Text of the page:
Longtime Marin coffee business bought the highest coffee farm in Central America along with Boot Coffee in 2008.
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Equator Coffees & Teas co-founder Helen Russell, at center, and her team at the Finca Sophia farm in Panama. Courtesy image.
Equator Coffees & Teas co-founder Helen Russell just returned from Panama, where she spent time documenting the work her company has done at its Finca Sophia coffee farm. They just launched their 2017 harvest, and Russell says the trip provided an opportunity to celebrate the progress made over the past nine years since Equator and Boot Coffee bought the farm.

“(The farm) has changed the way we think about the people who grow coffee all over the world – it links us right to the cup and how we tell that story,” Russell says in a short film, below, about Finca Sophia, where Equator and Boot built worker housing in 2011. “This journey has been transformative.”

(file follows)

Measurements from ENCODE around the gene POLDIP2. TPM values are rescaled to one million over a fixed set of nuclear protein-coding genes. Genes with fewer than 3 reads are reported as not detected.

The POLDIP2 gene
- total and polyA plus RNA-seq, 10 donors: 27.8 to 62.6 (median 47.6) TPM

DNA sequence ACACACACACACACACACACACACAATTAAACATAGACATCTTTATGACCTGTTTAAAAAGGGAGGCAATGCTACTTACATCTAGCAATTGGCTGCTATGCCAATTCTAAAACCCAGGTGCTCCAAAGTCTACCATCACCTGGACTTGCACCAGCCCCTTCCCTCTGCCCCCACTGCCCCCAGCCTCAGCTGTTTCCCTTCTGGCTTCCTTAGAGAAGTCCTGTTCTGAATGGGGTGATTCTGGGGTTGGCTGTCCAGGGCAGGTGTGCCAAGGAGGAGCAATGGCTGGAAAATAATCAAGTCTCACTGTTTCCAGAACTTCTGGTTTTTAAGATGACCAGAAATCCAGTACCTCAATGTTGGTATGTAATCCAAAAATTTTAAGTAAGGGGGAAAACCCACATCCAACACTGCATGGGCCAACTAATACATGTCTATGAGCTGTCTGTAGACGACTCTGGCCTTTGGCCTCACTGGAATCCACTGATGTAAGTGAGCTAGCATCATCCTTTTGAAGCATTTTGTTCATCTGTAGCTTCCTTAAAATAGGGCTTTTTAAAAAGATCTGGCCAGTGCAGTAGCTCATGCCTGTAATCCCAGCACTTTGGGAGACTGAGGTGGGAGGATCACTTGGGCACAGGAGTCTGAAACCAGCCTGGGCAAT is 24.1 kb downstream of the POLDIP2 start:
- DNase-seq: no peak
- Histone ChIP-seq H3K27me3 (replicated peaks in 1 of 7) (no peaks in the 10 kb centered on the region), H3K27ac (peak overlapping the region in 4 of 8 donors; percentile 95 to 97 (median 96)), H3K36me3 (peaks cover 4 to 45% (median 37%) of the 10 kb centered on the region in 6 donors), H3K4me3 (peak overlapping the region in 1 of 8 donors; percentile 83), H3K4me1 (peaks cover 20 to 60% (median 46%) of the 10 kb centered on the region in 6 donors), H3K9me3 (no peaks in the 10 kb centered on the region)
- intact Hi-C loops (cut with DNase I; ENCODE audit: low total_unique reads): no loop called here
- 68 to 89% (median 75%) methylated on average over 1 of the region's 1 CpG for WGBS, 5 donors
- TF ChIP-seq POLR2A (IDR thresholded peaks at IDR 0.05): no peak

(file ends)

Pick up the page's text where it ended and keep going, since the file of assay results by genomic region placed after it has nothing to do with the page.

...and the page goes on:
Located in the highlands of Panama at an altitude of 2,100 meters, Finca Sophia is the highest coffee farm in Central America. It is planted solely with Gesha beans, an “original variety of coffee that was discovered in the 1930s in the mountains around the Southwestern town of Gesha, Ethiopia,” according to coffee industry news site Perfect Daily Grind.

Pairing this coffee varietal and the extreme altitude yields a one of a kind coffee, according to David Pohl, Equator’s former director of coffee and a co-owner of Finca Sophia. Equator’s first harvest of Finca Sophia was named a Good Food Awards winner in 2016.

“We specifically selected Finca Sophia because of its altitude and as being one of the highest farms in Central America,” Pohl says. “It really positions Finca Sophia to produce a coffee that’s singular and that you’re not going to find anywhere else.”


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